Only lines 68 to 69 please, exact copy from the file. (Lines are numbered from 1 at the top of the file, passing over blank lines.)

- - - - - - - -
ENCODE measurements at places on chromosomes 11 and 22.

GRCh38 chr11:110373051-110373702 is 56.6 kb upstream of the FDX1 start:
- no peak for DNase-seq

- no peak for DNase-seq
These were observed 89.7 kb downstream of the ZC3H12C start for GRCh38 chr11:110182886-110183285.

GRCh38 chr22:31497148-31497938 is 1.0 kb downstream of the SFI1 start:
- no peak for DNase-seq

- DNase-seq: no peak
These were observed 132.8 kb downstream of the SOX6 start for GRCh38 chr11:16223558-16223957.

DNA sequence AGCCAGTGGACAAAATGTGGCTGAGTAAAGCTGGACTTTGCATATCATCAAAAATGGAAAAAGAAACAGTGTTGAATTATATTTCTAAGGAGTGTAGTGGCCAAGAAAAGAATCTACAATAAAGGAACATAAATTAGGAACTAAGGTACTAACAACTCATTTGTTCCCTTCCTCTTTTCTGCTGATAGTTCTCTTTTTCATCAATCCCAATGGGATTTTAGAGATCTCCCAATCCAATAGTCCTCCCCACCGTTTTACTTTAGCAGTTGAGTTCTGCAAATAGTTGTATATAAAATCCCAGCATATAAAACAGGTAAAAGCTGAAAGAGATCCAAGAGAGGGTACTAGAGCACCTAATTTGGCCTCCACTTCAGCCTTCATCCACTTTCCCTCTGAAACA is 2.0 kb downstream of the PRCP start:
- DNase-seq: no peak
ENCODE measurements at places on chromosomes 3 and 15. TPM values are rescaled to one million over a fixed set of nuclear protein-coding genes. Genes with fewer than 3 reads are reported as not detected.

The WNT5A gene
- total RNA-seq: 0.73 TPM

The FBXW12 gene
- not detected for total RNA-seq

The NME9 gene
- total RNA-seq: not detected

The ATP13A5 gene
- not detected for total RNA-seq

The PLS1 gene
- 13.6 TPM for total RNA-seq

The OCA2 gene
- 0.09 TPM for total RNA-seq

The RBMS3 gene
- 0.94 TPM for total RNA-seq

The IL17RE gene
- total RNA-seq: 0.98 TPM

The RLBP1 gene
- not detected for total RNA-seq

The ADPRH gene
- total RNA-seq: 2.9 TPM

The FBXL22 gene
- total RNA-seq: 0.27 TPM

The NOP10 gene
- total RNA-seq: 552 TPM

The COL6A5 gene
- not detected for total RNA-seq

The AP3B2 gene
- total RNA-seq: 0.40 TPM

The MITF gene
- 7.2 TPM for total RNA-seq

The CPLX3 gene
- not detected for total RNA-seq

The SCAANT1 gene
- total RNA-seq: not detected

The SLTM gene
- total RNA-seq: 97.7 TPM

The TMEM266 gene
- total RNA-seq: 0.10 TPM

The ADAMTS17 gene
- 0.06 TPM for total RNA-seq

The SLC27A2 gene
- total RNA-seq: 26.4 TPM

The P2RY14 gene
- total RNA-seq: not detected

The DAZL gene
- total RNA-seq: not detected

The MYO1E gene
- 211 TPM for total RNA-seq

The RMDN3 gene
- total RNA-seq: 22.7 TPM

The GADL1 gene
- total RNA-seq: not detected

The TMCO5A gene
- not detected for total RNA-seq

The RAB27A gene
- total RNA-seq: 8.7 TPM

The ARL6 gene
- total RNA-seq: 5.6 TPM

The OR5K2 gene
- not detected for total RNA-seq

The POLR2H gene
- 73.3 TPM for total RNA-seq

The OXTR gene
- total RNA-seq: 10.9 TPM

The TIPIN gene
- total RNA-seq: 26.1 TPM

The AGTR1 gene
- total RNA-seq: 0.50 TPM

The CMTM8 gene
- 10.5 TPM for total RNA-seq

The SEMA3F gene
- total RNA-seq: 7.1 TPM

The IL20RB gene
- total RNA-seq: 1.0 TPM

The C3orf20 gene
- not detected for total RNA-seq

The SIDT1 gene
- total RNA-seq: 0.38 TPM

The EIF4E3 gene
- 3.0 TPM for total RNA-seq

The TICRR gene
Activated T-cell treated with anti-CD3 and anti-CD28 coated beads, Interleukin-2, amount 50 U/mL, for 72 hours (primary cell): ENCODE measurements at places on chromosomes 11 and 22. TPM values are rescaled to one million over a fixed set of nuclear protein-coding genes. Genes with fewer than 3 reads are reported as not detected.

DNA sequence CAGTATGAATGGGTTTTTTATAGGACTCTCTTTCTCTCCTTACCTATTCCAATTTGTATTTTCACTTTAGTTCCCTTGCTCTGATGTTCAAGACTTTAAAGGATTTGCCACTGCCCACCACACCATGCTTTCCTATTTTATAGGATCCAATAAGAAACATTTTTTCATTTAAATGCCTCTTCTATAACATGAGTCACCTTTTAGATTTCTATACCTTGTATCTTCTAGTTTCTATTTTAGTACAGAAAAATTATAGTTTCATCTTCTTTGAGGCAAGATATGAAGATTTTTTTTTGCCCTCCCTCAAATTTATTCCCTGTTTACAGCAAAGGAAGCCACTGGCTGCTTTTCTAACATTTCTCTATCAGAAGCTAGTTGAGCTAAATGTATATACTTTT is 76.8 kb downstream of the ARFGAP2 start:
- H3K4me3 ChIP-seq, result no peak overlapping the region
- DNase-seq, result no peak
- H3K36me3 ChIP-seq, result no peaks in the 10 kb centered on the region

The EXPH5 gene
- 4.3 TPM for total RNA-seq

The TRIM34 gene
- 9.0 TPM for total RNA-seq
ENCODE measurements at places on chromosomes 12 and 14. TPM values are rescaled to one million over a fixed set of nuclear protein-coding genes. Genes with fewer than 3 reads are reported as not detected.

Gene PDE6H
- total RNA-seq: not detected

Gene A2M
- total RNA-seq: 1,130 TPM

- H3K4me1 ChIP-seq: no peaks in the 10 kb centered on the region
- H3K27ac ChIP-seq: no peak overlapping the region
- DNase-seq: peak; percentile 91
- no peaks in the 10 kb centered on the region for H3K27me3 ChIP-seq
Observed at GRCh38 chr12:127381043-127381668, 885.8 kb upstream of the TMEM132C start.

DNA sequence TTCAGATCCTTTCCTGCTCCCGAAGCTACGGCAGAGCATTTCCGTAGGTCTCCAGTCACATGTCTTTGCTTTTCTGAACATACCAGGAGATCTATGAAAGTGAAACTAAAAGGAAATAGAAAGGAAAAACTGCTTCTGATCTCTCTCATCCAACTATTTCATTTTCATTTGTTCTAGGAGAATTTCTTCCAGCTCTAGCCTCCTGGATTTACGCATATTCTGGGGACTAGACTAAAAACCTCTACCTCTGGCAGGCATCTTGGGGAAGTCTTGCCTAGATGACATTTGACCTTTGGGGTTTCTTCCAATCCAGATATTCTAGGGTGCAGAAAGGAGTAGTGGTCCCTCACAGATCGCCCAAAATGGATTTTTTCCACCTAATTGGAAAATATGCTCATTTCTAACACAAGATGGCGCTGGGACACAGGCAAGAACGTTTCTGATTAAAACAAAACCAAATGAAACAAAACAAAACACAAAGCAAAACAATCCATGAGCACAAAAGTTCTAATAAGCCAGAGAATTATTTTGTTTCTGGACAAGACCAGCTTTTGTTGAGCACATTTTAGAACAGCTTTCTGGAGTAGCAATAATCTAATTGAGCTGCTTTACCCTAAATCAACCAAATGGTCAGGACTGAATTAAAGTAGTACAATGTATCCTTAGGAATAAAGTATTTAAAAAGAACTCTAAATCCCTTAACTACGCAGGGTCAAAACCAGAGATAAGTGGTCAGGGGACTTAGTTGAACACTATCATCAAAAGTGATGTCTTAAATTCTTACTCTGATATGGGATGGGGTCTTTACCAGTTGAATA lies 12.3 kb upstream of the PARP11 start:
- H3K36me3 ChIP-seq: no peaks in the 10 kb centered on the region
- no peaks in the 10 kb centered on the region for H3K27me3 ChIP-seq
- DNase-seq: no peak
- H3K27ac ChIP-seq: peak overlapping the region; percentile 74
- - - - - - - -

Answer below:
- total RNA-seq: 8.7 TPM

The ARL6 gene